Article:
three people looking at a proposal possibly hotel group sales person with some meeting planners

Do you find yourself having the same stale conversations when selling to meeting planners? Do you struggle to secure hotel group sales and leave conversations with planners feeling defeated or confused? If so, consider a new approach when selling to meeting planners.

NB: This is an article from Knowland

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The landscape of hotels and group bookings is changing rapidly, and it’s important to understand what planners need and how your property can address those needs.

Here are five ways to shake up your routine and have more meaningful, enlightened planner conversations that get attention and increase venue revenue.

1. Reconsider Your Comp Set

Identifying new target accounts starts with expanding your view of the competition. Who are your comp set properties? Are you bound to your STR comp set? If so, you may be unnecessarily limiting your property. Instead, consider multi-faceted data and look beyond your STR report.

To do this, reassess your chain scale competitors. Many new and renovated hotels look and feel more upscale than their official STR category. Most hotels entering the market today are upper midscale and upscale but could easily compete with upper-upscale hotels.

This is why you must rethink your comp set using competitive data. A local comp set is great for benchmarking, but you may be missing critical information if you only look at one data set, especially when selling to meeting planners. Differentiate between which hotels are comparable and which are actually competitive.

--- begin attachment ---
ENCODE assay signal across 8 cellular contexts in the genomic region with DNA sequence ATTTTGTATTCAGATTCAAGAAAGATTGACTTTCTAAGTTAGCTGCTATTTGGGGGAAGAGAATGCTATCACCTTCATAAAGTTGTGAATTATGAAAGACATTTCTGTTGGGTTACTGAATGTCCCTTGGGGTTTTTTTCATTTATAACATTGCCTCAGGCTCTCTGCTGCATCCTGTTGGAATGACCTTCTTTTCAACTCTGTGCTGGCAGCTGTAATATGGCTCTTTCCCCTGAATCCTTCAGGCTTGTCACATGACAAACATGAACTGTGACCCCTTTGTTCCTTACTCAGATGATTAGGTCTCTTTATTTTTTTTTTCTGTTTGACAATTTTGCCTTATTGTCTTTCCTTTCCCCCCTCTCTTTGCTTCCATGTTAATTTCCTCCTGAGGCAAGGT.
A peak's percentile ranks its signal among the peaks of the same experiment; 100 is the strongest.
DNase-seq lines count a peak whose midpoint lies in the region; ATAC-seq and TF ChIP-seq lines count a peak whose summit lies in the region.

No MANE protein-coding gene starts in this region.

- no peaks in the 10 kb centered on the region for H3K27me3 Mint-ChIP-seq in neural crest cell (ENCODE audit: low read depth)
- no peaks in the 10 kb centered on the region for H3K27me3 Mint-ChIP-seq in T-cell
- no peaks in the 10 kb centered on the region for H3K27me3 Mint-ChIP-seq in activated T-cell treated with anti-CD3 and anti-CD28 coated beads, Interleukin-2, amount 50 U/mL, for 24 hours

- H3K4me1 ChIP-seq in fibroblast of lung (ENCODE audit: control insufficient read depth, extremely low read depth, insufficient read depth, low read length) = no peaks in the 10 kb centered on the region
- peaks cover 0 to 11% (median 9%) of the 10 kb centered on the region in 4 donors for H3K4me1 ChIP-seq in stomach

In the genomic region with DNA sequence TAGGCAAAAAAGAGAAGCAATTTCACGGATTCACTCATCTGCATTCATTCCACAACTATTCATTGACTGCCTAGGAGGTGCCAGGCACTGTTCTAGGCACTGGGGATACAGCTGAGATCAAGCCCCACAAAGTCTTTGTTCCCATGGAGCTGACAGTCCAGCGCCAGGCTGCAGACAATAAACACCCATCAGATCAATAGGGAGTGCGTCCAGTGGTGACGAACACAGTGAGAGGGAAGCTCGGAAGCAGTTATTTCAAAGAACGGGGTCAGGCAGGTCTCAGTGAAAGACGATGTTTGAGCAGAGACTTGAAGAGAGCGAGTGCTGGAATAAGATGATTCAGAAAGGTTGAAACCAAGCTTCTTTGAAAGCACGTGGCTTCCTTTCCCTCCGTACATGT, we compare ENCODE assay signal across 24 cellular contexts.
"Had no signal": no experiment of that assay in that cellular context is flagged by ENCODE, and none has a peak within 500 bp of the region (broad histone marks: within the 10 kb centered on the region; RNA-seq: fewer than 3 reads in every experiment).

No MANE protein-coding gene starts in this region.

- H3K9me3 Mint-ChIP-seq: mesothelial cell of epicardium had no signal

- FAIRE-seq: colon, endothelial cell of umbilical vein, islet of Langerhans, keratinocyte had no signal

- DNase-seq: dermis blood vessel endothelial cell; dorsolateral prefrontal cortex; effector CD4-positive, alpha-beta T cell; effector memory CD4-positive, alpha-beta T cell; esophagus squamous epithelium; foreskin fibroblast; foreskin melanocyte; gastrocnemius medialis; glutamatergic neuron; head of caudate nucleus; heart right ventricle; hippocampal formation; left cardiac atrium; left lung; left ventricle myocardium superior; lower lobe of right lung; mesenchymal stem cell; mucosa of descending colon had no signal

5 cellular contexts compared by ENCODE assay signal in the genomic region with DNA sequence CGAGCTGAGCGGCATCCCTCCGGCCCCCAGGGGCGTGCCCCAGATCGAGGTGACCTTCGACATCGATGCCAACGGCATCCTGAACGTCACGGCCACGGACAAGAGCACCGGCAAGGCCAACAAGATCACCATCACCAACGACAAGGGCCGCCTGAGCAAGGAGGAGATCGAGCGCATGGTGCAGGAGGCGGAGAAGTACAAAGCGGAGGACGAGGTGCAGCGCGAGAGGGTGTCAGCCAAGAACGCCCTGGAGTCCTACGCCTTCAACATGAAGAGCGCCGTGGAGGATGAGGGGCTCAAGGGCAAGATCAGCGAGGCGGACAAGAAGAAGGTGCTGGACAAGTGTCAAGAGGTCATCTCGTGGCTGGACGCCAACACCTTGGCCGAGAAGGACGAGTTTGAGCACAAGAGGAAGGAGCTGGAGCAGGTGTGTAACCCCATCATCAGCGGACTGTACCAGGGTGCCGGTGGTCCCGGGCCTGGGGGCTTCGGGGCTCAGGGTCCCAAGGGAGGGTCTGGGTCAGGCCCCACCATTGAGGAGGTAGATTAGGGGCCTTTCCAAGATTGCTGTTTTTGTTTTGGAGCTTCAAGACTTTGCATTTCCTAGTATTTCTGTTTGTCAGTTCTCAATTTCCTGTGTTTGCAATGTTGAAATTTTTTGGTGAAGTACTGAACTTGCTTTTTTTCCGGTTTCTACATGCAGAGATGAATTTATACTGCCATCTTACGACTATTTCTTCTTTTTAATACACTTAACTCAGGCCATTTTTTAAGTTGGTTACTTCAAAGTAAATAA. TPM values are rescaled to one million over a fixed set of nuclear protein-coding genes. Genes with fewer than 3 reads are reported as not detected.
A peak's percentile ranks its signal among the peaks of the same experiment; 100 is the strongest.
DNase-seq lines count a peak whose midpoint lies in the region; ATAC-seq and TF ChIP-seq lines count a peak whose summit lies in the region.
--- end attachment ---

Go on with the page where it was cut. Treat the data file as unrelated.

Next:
2. Be Proactive

Event planners are busy. They don’t have time to seek out individual properties, so ensure you get on their radar. And if you wait for them to decide on a destination, you could miss out on increasing venue revenue. Instead, reach out to planners to position your property as a wise choice.

Being proactive is especially important if you are located in a secondary market. Data shows that 53% of meeting planners consider moving meetings to secondary markets to reduce cost, which is well above respondents who choose a lower chain scale venue within the same market. This means you can reach out to businesses in primary markets and position your market as a competitive choice.

In addition to targeting different markets, look into groups going to larger hotels. According to our 2024 State of the Meetings Industry Study, almost 50% of US meetings had 100 attendees or less in 2023. This is an optimistic statistic because it means that even boutique hotels can drive revenue at their event venue.

Read the full article at Knowland